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 I
Hi
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M DID LIVE! «DRIVE!
DISCORDER REVISITED: JENNIFER FAHfpI
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WITH:
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^umot    f^p/iy MARCH 8th
JLS" Wm «TS - 304 wwuw
*35* •s.'SSSSSSSSS'm
.UPCOMING SHOWS
ANOIIENTS
Witch Mountain, Tobeatic, Gaglamex and more
NOMEANSNO  *
Hie Invasives, Ford Pier and Strength of Materials
SWIN6IN'UTTERS
Wild Roses, Slip-Ons
MARDUK
Moonspell, Inquisition, The Foreshadowing, Death Wolf
15 door
tickets online: liveatrickshaw.com
$22;^
«.D door
tickets onfine: liveatrickshaw.com
in store: Red Cat, Highiife,
Scrape, Neptoon
$1i;n
tickets online: northemtickets.com
in store: Red Cat, Highiife,
Scrape, Neptoon, Zulu   j
1911
LOBBY HOP W/ FRIENDS WITH THE HELP $5
THROW JAMES w/RCTHAHAZARD and more
HOLLYWOOD UNDEAD
Abandon Mi Ships
OVER THE COALS
Dead Asylum, Altered Throne, Harvest the Infecl
THE DREADNOUGHTS
Corrtshed and Princess Die
TODAYISTHEOAY
with guests Ken Mode, Black Tusk, and more
$10^
IZ door
\*®z
tickets online: ticketweb.ca
in store: Scrape
ts available at door only
tesontne-.tJcketfly.com
we: Scrape, Zulu
tickets online: liveatrickshaw.com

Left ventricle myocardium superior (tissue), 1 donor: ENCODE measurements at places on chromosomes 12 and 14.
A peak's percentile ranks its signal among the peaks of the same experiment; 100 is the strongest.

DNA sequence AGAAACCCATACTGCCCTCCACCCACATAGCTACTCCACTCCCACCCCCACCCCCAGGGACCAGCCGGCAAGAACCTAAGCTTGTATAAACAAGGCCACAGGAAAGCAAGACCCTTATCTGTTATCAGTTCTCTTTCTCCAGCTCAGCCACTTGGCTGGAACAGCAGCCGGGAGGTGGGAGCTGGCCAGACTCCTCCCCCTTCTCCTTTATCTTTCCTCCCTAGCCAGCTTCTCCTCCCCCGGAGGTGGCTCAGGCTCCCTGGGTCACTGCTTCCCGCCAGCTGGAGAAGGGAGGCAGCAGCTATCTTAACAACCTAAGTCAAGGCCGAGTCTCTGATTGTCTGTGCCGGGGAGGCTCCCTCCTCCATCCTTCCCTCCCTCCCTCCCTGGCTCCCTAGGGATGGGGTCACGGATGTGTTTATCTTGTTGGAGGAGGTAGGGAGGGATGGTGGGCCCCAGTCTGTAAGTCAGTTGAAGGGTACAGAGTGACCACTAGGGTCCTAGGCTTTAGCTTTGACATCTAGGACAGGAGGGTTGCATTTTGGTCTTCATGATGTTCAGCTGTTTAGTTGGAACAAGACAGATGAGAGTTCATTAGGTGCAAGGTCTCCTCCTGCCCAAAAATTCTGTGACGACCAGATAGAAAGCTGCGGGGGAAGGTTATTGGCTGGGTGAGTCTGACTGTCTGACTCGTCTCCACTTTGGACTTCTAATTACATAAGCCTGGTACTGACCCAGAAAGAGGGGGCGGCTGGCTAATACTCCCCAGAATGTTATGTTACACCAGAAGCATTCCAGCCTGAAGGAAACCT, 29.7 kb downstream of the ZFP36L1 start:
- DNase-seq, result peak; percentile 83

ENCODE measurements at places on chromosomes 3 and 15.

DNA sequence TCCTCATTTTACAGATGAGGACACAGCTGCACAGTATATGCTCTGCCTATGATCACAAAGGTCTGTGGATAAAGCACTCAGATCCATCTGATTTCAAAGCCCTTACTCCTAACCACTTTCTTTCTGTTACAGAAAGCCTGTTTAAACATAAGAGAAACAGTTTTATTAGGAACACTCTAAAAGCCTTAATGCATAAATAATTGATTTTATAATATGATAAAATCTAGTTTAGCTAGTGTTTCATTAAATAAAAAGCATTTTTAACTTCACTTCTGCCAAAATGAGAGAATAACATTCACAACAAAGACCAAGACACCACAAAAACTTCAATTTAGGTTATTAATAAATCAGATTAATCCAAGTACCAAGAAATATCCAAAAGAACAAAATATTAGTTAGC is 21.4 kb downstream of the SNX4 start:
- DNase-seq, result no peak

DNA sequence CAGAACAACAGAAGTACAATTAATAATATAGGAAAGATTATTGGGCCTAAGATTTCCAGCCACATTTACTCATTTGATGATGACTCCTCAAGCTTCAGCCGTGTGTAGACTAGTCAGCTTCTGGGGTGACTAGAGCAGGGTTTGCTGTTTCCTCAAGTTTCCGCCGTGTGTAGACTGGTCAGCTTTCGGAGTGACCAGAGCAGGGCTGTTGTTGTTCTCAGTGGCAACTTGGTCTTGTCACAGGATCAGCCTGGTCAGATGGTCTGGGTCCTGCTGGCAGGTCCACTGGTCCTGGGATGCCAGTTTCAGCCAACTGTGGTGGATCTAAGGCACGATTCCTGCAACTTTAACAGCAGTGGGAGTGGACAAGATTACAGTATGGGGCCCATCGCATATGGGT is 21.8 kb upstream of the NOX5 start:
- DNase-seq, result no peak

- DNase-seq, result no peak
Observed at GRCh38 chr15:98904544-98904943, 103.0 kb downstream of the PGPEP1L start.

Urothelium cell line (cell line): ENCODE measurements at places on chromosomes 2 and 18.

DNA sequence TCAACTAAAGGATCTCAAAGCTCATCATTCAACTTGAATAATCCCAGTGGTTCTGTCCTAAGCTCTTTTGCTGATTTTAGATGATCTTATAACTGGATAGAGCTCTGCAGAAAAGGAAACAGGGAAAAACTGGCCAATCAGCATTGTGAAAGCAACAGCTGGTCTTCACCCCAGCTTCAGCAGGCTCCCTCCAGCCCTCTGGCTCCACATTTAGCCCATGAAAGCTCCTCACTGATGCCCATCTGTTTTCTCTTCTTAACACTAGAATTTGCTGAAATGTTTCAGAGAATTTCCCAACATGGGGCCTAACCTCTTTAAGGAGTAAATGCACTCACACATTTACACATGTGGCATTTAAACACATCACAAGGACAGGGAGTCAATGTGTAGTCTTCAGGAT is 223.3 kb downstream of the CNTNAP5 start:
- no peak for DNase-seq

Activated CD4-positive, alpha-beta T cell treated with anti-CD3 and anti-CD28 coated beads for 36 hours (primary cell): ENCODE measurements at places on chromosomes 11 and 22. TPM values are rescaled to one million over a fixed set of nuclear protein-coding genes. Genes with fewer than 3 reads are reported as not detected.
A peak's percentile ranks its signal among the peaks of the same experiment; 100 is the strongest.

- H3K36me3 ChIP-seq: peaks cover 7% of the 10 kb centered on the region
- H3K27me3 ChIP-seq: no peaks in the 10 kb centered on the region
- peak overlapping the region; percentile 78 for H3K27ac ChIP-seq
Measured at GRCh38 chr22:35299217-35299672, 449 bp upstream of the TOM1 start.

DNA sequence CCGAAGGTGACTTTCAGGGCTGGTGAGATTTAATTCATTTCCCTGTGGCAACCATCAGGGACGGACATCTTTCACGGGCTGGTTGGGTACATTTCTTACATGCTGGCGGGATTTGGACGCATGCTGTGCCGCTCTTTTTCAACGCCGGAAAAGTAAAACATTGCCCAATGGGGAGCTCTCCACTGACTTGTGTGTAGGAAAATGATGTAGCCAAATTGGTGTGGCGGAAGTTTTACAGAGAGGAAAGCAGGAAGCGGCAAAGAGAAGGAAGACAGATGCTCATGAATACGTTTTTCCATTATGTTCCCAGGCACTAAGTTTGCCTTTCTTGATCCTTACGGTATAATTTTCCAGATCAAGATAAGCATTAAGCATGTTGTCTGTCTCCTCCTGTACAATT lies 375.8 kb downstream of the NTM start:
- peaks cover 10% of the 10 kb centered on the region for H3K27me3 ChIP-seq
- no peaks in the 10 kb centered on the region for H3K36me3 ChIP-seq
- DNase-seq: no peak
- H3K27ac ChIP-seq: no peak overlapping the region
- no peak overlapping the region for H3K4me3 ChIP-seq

in store: Scrape
tickets online: northemtickets.com
ticketzone.com In store:
Highiife, Red Cat, Neptoon, Zulu
tickets online: llveafttekshaw.com
ticketweb.ca in store:
Scrape, Millennium, Neptoon
doors
8PM
doors
8PM
doors
9PM
doors
7PM
doors
7PM
doors
7PM
WCKSHAW
254 East Hastings Street • 604.681.8915
APRIL HIGHLIGHTS
APR 2   SOILWORK Jeff Loomis, and more
$28+S/Cadv.   $67.50 W   DOORS 6PM
APR 6 REUS OF GREEN ^T
$12+S/Cadv.   DOORS 8PM
APR 7   ENSIFERUM Tyr, Heidevolk, and more
$30+S/C adv.   DOORS 6PM
APR 10   GOATWHORE TYRANTS BLOOD, and more
 $20+S/Cadv.   DOORS 7PM
APR 12   PICKWICK plus guests
$14+S/Cadv.   DOORS 9PM
Additional show listings, ticket info, band bt||f|, videos<rfoid more $|r^J||j$he at
www.liveatrickshaw.com EDITOR'S NOTE: ON ONE-YEAR MILESTONES THAT ARE MORE MEMORABLE THAN GROWING A TOOTH
Spring is springing and with it, evidently, babies. There's been a bloom of
little humans these days, which has taken me for a trip down memory lane
to carefree days of being a teeny bawling googly drooling bobble-headed pile